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ARM shows off 32nm mobile processor

ARM's 32nm processors displayed at the Mobile World Congress in Barcelona promise cheaper, more powerful smartphones
Written by David Meyer, Contributor

ARM has announced and demonstrated its first Cortex processor based on IBM's 32nm high-k metal-gate technology. Full production is expected in early 2010, the company said, bringing lower power consumption and more features.

The demonstration processor was displayed at the Mobile World Congress in Barcelona on Monday. According to ARM, the mobile-chip architecture firm's partners are poised to start work on designs using the technology.

"We got back the first test die literally three days ago," James Bruce, from ARM's mobile-solutions marketing department, told ZDNet UK at the show. "Our partners are probably starting their initial designs with the 32nm technology right now."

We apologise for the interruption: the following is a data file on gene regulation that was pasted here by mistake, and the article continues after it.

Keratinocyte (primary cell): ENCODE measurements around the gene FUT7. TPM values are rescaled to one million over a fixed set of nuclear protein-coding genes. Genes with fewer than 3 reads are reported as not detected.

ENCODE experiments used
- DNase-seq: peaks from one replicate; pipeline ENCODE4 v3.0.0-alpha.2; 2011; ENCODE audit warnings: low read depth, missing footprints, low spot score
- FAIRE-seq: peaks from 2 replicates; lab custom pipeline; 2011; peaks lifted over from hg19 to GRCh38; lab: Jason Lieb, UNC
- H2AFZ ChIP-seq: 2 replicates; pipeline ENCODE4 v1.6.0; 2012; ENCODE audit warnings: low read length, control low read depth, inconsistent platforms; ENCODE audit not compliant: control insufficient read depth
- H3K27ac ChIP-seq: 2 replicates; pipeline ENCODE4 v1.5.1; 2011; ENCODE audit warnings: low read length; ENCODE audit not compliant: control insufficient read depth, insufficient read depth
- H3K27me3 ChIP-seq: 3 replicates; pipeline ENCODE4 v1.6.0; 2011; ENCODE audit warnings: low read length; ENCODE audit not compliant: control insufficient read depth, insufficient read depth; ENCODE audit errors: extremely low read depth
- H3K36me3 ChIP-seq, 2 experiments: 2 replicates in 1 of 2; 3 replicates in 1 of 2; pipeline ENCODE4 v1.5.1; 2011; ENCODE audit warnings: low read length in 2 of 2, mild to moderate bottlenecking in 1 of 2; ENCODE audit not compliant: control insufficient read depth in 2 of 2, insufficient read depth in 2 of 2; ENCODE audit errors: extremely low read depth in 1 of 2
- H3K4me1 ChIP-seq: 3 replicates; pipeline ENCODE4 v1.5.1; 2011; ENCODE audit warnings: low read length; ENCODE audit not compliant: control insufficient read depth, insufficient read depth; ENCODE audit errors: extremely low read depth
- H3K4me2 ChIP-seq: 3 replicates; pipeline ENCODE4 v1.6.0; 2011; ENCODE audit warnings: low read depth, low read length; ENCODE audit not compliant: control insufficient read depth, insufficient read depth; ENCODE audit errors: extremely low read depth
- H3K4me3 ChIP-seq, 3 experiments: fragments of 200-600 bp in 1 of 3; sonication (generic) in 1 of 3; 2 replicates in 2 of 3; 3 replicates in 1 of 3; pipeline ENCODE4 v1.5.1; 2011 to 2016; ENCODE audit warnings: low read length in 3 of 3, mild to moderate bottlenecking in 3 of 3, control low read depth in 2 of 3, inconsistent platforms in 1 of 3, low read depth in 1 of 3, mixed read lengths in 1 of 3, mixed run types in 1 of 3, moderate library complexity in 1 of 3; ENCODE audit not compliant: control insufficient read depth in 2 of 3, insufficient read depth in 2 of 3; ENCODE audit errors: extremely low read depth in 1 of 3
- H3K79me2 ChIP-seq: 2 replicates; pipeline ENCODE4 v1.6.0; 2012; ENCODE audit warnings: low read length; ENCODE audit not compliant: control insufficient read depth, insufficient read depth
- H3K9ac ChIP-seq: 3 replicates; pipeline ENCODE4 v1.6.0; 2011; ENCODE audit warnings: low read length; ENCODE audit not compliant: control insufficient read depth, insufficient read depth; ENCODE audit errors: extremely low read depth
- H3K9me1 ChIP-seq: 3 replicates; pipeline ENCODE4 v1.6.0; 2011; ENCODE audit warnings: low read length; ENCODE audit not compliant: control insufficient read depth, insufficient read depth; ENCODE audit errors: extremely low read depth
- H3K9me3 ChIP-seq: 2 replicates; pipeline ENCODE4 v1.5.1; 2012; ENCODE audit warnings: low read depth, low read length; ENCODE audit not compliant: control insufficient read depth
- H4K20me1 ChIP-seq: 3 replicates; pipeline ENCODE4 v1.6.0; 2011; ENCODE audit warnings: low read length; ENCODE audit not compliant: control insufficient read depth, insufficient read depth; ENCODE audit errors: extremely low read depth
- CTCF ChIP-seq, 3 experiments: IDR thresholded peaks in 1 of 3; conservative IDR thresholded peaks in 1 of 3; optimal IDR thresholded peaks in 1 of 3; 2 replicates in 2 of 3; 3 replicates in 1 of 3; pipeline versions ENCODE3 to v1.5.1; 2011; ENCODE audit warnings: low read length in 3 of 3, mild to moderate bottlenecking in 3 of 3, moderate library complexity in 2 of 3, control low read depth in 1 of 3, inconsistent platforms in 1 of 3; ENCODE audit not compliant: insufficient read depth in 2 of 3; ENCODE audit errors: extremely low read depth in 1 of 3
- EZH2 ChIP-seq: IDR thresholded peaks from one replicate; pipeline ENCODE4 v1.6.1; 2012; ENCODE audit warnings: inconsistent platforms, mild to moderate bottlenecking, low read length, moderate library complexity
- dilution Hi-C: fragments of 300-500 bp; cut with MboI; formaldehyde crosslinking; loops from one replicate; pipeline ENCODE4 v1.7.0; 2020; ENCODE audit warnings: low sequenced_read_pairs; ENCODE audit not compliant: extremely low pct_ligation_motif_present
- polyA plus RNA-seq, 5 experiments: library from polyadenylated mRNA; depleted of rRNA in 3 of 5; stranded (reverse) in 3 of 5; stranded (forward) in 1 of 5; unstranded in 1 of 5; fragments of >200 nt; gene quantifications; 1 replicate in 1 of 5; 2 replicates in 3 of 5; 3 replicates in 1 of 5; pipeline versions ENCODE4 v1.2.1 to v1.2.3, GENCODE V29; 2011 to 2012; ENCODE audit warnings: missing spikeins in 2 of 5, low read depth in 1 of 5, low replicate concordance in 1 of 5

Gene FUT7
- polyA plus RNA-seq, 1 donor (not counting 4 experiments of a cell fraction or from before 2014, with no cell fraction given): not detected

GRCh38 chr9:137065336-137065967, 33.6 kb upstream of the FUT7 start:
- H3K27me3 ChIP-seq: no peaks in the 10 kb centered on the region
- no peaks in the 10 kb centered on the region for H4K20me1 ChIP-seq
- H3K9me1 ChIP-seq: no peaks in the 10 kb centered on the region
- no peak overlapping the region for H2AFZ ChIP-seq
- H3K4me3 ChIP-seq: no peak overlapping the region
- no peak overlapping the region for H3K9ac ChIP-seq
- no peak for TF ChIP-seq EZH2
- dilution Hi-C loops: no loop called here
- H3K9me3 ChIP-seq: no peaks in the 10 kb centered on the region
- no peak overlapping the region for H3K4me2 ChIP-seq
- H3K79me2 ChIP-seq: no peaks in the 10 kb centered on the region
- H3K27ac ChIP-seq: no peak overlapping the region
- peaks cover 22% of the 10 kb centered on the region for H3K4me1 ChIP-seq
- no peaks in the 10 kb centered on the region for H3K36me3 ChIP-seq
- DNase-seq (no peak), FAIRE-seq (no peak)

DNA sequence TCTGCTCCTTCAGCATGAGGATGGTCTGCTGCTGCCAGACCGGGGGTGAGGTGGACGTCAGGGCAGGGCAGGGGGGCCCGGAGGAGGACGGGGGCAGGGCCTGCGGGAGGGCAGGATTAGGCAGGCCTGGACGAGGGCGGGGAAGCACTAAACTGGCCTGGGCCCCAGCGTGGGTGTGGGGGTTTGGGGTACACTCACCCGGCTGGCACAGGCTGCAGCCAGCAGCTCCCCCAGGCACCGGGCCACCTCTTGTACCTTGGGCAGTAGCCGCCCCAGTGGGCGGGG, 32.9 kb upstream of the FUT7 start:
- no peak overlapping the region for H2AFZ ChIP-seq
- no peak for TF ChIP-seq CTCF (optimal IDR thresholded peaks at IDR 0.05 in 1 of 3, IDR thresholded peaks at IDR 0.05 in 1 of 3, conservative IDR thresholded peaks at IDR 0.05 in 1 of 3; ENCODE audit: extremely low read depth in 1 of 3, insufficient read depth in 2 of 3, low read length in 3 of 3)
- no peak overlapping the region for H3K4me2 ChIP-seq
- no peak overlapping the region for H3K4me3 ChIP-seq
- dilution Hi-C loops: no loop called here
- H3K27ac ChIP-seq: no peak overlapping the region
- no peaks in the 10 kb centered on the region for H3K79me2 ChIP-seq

The chip combines ARM's Cortex processor designs with Physical IP prototype libraries, which ARM bought in by acquiring Artisan Components in 2004, and the test chip is based on IBM's Common Platform.

According to Bruce, the first system-on-a-chip products using the 32nm technology will appear next year. Explaining the advantages of the technology, he said a slight improvement in power consumption would be apparent, compared with current mobile-chip designs.

"The power consumption goes down probably by five to 10 percent on the overall system, which helps," Bruce said. "But you also get higher integration — you can get more transistors onto one chip, so you can put more high-performance parts on there."

"You can do more, or improve — for instance get better graphics," Bruce explained. "You can also take what's high-end today and drive that down to the mass market tomorrow."

Also on Monday, ARM announced that 10 billion mobile-phone processors using its architecture had now been shipped.

According to the company, the average mobile phone shipped in 2008 used two ARM-based processors, with some smartphones using as many as four or five.


ARM 32nm die

ARM predicts that its new 32nm technology will result in products sometime in 2010
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